Source of book image:  http://www.harpercollins.com/books/9780061130298/The_End_of_Medicine/index.aspx

 

The problem right now, as Mr. Kessler sees it, is that we fight the "big three" — cancer, stroke and heart attack — with treatment rather than early detection.  Cancer cells and blood-vessel plaque can be handled much more easily in the early stages, but we spend most of our money on the later ones.  More than 80% of health-care dollars are paid by insurance companies and the government, and neither is especially interested in detecting disease when it first appears.  Doctors, regulators, researchers and payers of all kinds are locked into what Mr. Kessler calls — a bit ungenerously — the "cholesterol and cancer conspiracies."

A complicated system of mutual dependency distorts the incentives.  "The FDA is like the FCC and Big Pharma is like the regional Bells" is what Mr. Kessler hears from Don Listwin, a former Cisco executive who now heads the Canary Foundation, a Silicon Valley-based effort to promote preventive medicine.  In other words, in medicine as in telecom, the big players end up exploiting regulations more than opposing them, if only to preserve their monopolies.  The Food and Drug Administration — understandably but narrow-mindedly — wants "cures" for cancer and other diseases.  Thus tens of thousands of chemicals are screened, only a handful make it even to Phase I trials, and by the time a new drug is approved a billion dollars has been spent.  Even then the new drug may help only 10% of patients.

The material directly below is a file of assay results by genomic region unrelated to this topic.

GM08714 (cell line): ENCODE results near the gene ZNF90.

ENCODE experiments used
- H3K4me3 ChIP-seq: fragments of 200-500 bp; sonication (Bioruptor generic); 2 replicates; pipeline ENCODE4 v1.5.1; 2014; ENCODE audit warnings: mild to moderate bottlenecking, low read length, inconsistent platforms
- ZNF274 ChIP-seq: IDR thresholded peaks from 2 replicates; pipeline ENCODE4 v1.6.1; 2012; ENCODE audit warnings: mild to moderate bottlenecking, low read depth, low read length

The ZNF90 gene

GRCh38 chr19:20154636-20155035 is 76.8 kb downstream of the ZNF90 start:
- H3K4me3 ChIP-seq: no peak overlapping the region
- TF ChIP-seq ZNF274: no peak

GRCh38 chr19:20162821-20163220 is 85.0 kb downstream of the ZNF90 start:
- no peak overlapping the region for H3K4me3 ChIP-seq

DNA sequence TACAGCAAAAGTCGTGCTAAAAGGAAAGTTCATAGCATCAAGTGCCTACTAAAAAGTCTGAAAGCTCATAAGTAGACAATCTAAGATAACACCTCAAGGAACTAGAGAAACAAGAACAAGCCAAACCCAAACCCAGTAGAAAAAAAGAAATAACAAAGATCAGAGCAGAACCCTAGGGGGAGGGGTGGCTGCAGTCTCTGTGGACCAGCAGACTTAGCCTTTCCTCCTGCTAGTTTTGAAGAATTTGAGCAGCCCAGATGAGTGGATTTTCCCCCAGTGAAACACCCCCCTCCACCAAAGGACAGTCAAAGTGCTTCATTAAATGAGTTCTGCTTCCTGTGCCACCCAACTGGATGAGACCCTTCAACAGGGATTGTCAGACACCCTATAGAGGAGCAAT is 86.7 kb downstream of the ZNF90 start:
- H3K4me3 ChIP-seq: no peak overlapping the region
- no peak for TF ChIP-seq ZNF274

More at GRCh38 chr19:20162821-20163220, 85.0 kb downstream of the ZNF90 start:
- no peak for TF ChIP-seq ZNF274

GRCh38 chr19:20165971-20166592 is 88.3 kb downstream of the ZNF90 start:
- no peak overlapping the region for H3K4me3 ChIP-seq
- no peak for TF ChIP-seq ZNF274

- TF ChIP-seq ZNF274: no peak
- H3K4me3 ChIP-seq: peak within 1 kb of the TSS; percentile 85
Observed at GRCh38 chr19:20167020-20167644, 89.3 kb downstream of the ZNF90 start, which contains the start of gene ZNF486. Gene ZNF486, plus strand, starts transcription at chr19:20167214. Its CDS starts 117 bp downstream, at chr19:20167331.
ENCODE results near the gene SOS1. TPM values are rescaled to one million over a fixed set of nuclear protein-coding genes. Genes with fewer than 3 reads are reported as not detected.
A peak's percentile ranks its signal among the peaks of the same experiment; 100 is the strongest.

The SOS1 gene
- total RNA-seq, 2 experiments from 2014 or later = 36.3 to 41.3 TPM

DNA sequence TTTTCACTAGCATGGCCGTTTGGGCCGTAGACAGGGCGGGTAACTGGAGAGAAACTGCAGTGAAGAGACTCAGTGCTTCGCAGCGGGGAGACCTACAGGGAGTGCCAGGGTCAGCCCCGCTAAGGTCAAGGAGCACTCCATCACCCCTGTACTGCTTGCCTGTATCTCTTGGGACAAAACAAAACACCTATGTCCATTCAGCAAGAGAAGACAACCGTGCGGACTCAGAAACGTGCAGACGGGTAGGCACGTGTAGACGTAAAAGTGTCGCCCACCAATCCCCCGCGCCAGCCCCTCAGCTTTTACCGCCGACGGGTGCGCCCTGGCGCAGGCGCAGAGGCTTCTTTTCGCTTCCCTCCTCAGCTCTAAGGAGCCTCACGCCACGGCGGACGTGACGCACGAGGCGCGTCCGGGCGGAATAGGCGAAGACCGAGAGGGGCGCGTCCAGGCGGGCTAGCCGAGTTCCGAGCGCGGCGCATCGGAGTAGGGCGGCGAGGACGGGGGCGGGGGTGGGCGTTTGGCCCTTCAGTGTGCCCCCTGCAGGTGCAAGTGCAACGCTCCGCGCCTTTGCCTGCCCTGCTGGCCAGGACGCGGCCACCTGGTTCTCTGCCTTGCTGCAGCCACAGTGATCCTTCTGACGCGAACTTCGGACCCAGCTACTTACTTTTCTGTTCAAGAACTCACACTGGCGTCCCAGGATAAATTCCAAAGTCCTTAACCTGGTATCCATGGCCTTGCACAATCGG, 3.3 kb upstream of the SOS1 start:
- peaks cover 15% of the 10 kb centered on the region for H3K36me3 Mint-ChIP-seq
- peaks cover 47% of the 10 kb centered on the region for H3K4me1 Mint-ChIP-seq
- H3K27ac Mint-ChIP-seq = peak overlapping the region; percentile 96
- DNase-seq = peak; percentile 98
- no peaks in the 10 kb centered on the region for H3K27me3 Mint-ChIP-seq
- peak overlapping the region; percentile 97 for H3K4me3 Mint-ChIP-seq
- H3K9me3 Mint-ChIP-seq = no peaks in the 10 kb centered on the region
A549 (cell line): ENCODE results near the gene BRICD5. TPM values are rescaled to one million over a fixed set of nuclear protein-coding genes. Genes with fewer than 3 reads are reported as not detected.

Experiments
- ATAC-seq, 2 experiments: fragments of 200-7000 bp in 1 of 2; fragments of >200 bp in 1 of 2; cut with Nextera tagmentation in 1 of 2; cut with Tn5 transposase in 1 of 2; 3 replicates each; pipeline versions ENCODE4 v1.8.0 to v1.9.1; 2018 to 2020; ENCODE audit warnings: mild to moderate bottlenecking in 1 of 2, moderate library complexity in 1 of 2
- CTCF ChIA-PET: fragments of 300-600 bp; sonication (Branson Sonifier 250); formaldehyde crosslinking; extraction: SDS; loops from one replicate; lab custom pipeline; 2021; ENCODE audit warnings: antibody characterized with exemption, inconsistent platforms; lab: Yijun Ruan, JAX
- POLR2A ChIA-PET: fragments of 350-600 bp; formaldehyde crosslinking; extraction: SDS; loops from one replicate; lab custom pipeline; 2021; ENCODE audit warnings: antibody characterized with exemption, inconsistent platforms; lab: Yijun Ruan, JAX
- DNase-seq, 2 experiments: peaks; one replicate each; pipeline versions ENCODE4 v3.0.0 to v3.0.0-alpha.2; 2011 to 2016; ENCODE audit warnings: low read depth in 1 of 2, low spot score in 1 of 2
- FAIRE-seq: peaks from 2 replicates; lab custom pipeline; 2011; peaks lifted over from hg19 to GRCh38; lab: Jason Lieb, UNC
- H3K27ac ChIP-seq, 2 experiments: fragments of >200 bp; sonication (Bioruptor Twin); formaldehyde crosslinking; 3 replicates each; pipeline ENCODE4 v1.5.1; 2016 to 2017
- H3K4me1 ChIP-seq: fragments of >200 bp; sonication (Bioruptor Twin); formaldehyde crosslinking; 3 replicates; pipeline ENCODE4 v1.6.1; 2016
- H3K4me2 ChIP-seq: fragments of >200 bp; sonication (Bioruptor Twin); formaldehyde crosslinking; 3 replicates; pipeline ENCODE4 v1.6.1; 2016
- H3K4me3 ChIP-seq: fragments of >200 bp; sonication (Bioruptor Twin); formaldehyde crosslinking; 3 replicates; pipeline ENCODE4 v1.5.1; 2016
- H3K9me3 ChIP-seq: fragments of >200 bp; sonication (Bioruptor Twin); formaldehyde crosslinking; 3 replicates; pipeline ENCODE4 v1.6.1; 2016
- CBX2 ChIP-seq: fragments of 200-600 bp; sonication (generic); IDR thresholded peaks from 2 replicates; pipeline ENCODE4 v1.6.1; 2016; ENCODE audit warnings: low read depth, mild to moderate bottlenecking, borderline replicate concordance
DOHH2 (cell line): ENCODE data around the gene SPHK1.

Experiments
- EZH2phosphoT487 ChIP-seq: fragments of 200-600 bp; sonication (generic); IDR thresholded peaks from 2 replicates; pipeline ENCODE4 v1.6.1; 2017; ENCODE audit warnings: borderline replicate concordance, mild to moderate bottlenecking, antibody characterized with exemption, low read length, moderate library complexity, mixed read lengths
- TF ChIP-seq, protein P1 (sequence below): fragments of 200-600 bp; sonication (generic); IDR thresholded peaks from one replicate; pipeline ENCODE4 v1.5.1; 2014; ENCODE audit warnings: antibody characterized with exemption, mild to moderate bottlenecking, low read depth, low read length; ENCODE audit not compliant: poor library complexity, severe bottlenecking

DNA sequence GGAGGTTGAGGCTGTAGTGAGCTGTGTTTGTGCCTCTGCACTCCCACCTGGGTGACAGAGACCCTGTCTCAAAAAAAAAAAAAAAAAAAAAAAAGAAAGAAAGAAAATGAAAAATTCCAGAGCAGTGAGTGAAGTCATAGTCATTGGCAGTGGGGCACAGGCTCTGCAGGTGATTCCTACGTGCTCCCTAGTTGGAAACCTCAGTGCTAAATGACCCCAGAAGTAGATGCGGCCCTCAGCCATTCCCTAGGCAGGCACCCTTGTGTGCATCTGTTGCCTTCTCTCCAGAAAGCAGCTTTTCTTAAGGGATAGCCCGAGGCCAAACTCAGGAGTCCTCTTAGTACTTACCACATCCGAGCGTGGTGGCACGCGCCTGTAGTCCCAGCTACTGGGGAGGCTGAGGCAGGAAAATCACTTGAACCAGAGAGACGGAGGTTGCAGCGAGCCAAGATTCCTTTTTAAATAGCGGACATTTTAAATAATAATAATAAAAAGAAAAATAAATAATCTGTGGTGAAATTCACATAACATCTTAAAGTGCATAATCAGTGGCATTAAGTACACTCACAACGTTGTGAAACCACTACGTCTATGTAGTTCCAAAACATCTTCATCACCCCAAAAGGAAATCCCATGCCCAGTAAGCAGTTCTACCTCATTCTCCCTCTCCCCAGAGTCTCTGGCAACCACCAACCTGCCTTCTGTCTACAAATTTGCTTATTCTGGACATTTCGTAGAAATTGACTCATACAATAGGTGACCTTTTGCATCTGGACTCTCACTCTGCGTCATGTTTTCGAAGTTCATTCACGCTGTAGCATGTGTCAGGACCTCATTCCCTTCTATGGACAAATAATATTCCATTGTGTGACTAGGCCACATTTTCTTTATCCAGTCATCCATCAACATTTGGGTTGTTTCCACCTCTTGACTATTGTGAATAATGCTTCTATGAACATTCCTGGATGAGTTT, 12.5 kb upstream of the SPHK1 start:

Yet if someone were to invent a device with a wide, preventive usefulness — say, a nanotech implant that would spot the proteins that indicate the first minute presence of cancer — it would have to go through the same process of billion-dollar testing.  Since the government and insurance companies are reluctant to add anything to their repertoire of coverage — and since such a device would be targeted at the much broader pool of people who are not sick — research might well stall in its earliest phases for lack of reimbursement-funding.